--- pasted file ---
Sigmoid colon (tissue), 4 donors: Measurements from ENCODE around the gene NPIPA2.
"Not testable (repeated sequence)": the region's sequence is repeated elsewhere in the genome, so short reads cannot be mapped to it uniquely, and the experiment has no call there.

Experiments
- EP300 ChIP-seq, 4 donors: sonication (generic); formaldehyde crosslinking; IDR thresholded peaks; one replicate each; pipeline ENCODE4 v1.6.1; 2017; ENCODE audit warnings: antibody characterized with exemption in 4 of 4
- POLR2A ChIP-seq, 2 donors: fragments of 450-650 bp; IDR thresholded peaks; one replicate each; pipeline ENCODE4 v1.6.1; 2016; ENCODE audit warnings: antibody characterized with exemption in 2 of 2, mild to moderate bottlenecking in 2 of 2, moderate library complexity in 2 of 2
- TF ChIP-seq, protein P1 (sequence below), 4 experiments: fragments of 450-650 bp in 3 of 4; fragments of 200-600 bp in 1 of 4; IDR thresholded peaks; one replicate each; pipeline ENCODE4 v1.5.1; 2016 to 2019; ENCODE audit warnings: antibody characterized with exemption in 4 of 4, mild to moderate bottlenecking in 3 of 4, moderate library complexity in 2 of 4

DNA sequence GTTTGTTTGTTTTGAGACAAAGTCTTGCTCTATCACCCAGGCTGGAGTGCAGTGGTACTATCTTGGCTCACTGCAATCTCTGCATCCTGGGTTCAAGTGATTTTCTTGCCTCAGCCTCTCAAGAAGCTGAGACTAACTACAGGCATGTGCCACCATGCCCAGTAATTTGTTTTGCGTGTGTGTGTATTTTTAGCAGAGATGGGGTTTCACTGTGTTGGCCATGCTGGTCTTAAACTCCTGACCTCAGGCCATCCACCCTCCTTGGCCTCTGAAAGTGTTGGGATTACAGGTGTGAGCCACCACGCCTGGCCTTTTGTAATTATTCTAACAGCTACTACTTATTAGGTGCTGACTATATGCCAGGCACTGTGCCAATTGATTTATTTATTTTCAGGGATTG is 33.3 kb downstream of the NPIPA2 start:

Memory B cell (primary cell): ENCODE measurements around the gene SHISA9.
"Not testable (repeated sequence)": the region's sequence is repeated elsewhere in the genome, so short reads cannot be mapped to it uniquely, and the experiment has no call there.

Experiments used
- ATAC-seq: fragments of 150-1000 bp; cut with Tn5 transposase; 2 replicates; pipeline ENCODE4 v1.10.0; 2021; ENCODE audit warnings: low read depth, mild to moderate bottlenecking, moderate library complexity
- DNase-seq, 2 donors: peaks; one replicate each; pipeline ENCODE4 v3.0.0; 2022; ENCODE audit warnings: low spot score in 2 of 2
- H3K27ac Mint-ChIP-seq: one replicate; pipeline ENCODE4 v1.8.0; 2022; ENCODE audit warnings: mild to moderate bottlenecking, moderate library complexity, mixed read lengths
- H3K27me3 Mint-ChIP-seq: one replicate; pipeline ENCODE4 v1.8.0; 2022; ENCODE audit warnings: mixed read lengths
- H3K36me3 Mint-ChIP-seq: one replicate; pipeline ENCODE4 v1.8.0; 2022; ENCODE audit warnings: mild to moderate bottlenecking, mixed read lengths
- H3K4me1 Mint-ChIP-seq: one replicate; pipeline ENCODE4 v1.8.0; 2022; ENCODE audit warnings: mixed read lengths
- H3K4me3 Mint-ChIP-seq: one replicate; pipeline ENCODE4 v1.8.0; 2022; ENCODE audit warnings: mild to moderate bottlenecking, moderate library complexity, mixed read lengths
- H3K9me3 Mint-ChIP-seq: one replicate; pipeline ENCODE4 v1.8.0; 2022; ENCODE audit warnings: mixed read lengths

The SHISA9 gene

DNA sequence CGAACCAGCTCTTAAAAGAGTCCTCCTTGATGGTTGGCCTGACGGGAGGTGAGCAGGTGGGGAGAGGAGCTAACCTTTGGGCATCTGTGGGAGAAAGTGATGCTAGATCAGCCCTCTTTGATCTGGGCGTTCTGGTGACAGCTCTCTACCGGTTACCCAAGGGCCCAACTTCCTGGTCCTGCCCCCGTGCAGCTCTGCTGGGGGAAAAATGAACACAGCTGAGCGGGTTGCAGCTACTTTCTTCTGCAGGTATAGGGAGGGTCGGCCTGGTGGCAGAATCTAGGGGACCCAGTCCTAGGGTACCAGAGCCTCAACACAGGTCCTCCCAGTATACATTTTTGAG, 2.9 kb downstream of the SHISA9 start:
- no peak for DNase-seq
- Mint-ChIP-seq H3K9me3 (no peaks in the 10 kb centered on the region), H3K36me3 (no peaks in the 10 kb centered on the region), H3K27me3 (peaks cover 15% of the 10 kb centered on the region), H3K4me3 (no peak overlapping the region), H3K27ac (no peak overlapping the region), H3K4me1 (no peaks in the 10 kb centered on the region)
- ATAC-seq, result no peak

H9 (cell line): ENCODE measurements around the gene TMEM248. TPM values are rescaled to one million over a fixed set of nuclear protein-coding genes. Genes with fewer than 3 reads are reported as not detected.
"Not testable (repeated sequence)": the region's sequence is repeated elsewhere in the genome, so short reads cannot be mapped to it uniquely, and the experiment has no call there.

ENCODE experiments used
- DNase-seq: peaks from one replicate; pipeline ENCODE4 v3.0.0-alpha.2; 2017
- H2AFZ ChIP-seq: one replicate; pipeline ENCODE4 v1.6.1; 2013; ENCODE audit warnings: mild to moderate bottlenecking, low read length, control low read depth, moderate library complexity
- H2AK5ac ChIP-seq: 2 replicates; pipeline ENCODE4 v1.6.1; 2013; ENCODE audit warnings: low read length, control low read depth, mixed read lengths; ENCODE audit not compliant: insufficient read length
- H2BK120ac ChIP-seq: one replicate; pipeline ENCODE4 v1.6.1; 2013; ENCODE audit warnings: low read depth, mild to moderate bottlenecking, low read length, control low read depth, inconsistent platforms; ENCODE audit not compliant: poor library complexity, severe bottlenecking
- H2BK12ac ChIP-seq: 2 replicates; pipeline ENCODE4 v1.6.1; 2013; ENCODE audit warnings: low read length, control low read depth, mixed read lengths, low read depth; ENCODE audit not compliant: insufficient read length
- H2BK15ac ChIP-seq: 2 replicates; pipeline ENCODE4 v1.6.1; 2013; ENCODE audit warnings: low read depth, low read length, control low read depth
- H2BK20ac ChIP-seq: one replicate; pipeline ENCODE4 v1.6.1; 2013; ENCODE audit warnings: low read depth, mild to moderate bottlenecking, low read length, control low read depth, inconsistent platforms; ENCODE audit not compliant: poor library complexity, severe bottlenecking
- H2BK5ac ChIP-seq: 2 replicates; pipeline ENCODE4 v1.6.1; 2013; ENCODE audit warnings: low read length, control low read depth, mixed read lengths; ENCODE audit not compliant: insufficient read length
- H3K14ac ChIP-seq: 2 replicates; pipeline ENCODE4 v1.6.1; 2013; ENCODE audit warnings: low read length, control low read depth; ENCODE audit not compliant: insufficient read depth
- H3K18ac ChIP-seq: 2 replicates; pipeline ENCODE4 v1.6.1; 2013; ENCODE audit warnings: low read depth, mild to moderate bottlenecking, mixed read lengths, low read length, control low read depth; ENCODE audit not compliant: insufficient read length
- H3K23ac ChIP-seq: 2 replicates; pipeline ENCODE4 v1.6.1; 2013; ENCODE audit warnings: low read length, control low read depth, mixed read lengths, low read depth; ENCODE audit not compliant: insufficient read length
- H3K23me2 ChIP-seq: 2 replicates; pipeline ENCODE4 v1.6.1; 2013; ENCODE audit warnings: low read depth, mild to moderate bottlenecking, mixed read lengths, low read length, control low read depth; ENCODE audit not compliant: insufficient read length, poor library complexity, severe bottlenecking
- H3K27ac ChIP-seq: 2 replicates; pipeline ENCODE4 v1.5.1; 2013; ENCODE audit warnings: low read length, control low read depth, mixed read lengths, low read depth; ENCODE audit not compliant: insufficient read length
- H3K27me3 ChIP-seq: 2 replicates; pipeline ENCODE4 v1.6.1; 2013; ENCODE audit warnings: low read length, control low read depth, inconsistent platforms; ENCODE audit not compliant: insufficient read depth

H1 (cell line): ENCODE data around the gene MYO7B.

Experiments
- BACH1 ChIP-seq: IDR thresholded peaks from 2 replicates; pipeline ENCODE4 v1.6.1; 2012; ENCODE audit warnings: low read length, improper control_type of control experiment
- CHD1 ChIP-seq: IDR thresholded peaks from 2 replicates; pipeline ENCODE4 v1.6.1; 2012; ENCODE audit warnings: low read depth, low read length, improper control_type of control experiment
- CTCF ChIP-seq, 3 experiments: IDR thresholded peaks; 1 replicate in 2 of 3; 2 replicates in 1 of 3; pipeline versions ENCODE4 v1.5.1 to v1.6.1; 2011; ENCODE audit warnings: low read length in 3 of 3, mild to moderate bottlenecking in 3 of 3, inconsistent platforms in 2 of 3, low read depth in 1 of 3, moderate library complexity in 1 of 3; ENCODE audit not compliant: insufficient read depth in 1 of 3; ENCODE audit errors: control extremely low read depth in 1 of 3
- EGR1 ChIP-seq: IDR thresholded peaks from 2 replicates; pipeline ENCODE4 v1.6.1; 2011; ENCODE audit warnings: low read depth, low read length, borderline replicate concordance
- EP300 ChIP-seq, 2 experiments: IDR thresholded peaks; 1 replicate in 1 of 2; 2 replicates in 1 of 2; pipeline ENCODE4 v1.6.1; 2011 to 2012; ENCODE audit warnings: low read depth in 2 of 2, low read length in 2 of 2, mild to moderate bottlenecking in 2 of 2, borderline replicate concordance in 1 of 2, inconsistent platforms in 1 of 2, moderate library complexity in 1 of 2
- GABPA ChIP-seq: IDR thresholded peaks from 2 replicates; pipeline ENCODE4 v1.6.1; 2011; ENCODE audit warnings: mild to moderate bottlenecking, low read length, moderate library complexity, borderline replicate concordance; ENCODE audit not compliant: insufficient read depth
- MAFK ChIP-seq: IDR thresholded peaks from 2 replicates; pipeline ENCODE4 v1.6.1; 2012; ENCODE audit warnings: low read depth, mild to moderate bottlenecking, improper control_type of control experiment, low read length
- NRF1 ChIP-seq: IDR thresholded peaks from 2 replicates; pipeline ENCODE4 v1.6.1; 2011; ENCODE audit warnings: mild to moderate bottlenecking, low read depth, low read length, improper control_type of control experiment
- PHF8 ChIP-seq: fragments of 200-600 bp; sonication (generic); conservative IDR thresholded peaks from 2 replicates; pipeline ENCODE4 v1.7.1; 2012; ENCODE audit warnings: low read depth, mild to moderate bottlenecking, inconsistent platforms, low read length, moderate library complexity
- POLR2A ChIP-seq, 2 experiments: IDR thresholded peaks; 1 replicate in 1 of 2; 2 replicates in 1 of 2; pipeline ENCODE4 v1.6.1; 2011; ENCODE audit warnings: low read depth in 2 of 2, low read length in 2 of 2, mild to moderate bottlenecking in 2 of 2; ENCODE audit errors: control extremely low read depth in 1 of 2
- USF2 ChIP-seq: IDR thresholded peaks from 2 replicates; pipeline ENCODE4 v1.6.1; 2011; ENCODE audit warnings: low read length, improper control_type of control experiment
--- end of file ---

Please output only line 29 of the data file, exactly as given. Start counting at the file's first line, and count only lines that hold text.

- H2AK5ac ChIP-seq: 2 replicates; pipeline ENCODE4 v1.6.1; 2013; ENCODE audit warnings: low read length, control low read depth, mixed read lengths; ENCODE audit not compliant: insufficient read length